“Apple has changed the game for mobile devices,” Reed Hastings, Netflix co-founder and chief executive officer, said in a statement.

The shows can be streamed over both Wi-Fi and 3G networks, and they are organized based on members’ personal preferences, genres, new arrivals and individual instant queues.

Netflix (NFLX) shares were up 1.7% to $126.33 in afternoon trade on Thursday. The stock has been on steady upward streak this year, crossing $100 for the first time in April after the company reported a blowout first quarter.

“Netflix Android” was a trending Google search on Thursday, and Twitter users were also grumbling about when the app would be available for their Android phones.

But Netflix is already available beyond the standard television. Video game consoles such as the Nintendo Wii let users stream to their TVs, and an iPad app has been around since April.

[Read Full Article Here]

Federal Court Nixes Net Neutrality

Thursday, April 8th, 2010

"You want more data? Keep putting large bills in my hand, I'll see what I can do."

I’ll admit that over the years, as the speed of my Internet connection has gotten progressively faster, I’ve taken it for granted that there are limitations to every data connection. I’ve been in neighborhoods where there were very few people connected to my provider and the data speeds were only limited by the hardware on my end. But I’ve also been in neighborhoods where my provider was suffering from an overpopulation of heavy data users and I’d see my downloads slow to a crawl. But even then, I didn’t consider the fact that there might one day be a cost above and beyond my monthly service fee.

Unfortunately, that may be were we’re headed… Connections to data intensive applications and sites could be strictly monitored and even produce additional costs on your cable bill.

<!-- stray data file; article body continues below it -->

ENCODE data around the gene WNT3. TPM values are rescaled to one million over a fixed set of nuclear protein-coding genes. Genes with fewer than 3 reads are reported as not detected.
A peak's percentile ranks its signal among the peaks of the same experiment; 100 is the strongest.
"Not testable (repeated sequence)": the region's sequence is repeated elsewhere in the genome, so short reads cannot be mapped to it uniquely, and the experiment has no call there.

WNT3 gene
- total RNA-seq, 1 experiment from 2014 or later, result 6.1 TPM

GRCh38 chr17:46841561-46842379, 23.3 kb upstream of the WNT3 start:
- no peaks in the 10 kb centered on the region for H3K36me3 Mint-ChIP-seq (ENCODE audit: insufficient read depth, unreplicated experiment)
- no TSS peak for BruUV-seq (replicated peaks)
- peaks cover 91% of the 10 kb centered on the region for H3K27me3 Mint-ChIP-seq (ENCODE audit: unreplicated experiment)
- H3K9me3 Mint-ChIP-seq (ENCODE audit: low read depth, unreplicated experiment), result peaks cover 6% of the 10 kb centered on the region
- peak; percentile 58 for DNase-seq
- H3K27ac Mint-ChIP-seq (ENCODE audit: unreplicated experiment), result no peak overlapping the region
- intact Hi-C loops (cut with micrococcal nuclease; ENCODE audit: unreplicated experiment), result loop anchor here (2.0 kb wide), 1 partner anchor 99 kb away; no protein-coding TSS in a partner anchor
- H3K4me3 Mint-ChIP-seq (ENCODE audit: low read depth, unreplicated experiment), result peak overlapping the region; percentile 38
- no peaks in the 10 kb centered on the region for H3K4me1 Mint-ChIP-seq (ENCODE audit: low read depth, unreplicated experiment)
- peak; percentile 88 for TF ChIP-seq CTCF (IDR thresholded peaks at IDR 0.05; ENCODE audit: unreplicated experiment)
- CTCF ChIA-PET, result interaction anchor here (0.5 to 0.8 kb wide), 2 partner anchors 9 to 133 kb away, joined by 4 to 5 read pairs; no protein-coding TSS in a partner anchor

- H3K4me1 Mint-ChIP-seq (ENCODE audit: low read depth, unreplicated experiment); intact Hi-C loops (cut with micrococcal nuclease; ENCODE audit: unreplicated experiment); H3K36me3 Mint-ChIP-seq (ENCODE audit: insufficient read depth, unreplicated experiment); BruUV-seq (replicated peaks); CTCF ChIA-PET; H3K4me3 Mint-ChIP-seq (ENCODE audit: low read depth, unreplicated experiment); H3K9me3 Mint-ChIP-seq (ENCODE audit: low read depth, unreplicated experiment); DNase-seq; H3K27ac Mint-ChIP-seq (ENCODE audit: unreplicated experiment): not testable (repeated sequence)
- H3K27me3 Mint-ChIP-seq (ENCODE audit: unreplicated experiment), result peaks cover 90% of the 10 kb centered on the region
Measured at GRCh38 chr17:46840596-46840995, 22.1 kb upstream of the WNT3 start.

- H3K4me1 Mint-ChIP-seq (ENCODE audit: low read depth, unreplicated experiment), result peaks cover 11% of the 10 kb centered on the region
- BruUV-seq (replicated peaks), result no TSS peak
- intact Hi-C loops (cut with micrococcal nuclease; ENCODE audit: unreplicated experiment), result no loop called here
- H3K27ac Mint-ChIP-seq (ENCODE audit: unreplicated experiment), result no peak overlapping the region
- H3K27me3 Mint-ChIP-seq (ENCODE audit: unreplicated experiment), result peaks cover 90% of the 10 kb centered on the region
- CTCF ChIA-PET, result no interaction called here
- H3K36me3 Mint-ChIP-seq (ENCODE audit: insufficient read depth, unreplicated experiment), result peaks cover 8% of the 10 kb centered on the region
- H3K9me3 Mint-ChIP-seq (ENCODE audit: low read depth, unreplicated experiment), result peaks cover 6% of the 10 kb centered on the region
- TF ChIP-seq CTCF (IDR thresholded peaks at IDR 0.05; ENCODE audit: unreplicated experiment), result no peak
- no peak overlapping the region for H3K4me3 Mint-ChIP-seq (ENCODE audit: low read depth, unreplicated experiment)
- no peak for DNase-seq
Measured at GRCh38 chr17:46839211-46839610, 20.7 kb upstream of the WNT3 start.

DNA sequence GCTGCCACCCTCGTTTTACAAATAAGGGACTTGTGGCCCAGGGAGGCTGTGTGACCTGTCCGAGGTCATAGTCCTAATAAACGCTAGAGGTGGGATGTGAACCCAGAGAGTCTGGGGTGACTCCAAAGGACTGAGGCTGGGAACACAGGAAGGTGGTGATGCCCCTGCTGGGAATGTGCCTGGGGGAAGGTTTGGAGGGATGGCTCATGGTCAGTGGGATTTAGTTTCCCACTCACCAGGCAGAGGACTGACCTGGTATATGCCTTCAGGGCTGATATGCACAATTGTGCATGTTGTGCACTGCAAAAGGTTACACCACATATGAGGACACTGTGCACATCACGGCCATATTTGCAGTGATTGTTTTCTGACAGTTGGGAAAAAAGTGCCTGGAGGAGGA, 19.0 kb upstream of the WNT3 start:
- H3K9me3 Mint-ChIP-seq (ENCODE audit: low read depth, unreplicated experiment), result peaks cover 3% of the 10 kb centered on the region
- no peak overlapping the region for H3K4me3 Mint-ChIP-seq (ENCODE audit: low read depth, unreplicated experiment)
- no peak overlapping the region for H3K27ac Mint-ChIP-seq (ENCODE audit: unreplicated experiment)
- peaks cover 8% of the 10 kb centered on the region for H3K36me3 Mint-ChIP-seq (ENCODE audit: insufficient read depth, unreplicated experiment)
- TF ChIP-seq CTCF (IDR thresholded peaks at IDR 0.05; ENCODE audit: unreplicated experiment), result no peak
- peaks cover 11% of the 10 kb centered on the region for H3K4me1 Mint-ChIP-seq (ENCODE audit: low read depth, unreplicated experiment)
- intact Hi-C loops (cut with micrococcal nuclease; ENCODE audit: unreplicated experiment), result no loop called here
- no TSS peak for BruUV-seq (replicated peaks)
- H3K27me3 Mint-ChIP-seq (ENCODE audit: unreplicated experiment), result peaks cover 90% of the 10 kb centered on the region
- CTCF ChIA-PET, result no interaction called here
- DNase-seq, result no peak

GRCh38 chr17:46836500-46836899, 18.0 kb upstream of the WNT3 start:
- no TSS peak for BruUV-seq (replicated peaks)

Fiction, you say? I wish it were.

A federal court ruled on Tuesday that the Federal Communications Commission (that’s the FCC for you acronym lovers out there) had neither the right nor the authority to prevent broadband providers from charging “premium service” fees or prevent certain data from gobbling up network capacity. The three-judge panel from the U.S. Court of Appeals for the District of Columbia essentially overturned the concept of “Net Neutrality” opening the door for companies such as Comcast to begin charging additional fees for access to data intensive applications.

You may be asking what exactly Net Neutrality is and what it might mean to you. Fortunately, Uncle Gritskrieg is here to give you a few pointers on just that.

Net Neutrality is the idea that there needs to be a policy in place to prevent broadband providers from restricting access to certain types of data. The policy would also prevent those same providers from charging you, the consumer, extra dough if you want to use a service like Netflix which is data intensive when you’re streaming that High-Def movie to your big ol’ plasma screen tv. It would prevent the companies from favoring or discriminating against which sites you could access from your provider’s network.

Still unclear? Let me break it down even further. Big Cable Provider Inc. decides to open a web site similar to In order to make certain they get the users on their network that are currently viewing, they limit the amount of traffic that can visit the site while at the same time allowing their users to visit BCP Inc.’s own Or worse, accessing the original site for Busy Gamer’s incurs an extra charge on your monthly statement.


A Gritskrieg Rant: Warner Nixes Netflix for 28 days on new releases

Friday, January 8th, 2010

With the fairly recent inclusion of a Netflix application added to the functionality of the Xbox 360, I’ve been streaming a fair amount of content to my living room. Movies, TV shows, more movies… And I’ve taken advantage of the DVD rentals as well, catching up on some movies I missed and more TV shows that I didn’t catch when they originally aired. Since they’re mailed straight to my home, I can skip the whole putting on pants thing to get a new movie.